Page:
The report also describes how two employers are using RFID to provide access control, while also tracking employees’ work hours and maintaining building security. The personnel are aware of the technology and how the companies are using it, the report adds, and none expressed strong concerns that the technology might infringe on their personal privacy. In fact, a labor union at one of the companies believes the system offers a way to track overtime and ensure workers are accurately compensated for time worked, since the system reads tags as they enter and exit the job sites.

At least one case study describes an RFID deployment in which the authors claim it is hard to determine if personal privacy is being infringed. At a zoo in The Netherlands, visitors are issued green bags to cover up their purses or packages so monkeys roaming freely among the guests can’t access the goods inside them (which they’ve shown a tendency to do). The zoo has decided to attach active RFID tags to some of the bag covers they distribute to visitors, to track traffic patterns in the zoo. Administrators indicate this data can help improve exhibit layout and usage. While the zoo tracks only the visitors’ movements, rather than their names or any other identifying elements, the guests are not told they may be carrying such a tracking device. The authors suggest that if they knew, some might object.

As implied by its subtitle, “Striking the Balance Between Convenience, Choice and Control,” the report suggests RFID should be used when and where it can provide a benefit to both implementers and end users—be they consumers or employees. It further recommends that with the technology being employed for applications ranging from public transit fares to passports, access devices and payment cards, RFID should be deployed in lockstep with what it calls an identity management program.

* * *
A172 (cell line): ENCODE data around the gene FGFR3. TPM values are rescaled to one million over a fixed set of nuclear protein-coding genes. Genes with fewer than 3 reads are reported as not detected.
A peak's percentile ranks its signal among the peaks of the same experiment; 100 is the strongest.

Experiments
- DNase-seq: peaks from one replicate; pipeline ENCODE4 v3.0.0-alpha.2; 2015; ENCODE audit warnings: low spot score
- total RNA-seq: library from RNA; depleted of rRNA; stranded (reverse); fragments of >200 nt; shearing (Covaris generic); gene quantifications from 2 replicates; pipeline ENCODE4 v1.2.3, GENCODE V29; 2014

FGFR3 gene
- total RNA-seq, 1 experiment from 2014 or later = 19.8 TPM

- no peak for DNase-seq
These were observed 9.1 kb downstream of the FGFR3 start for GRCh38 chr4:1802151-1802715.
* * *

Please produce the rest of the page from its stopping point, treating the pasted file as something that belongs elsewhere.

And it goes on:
Under such a program, it says, end users could interact with an information system to learn what specific personal information or tracking data was recorded or not recorded, and what was accessible or inaccessible to either implementers or other users of the technology. Such a system, the report says, goes “beyond the juridical notion of protecting personal data, and emphasizes an active role for users determining their identity in the digital public space.”

Although the document notes that a more comprehensive study of RFID usage is required to generate definitive conclusions, it does suggest that general ground rules for using the technology in consumer or employee applications should provide transparency about which parties are collecting personally identifiable data, and what data is being collected and stored. Parties implementing RFID technology for these applications should follow existing privacy laws in Europe, the report maintains, allowing users to determine what identifying information, if any, is tracked. It also recommends governments within the European Union develop a policy determining whether personal data collected by or stored on RFID devices can be used in criminal investigations.

The full STOA report is available for download here.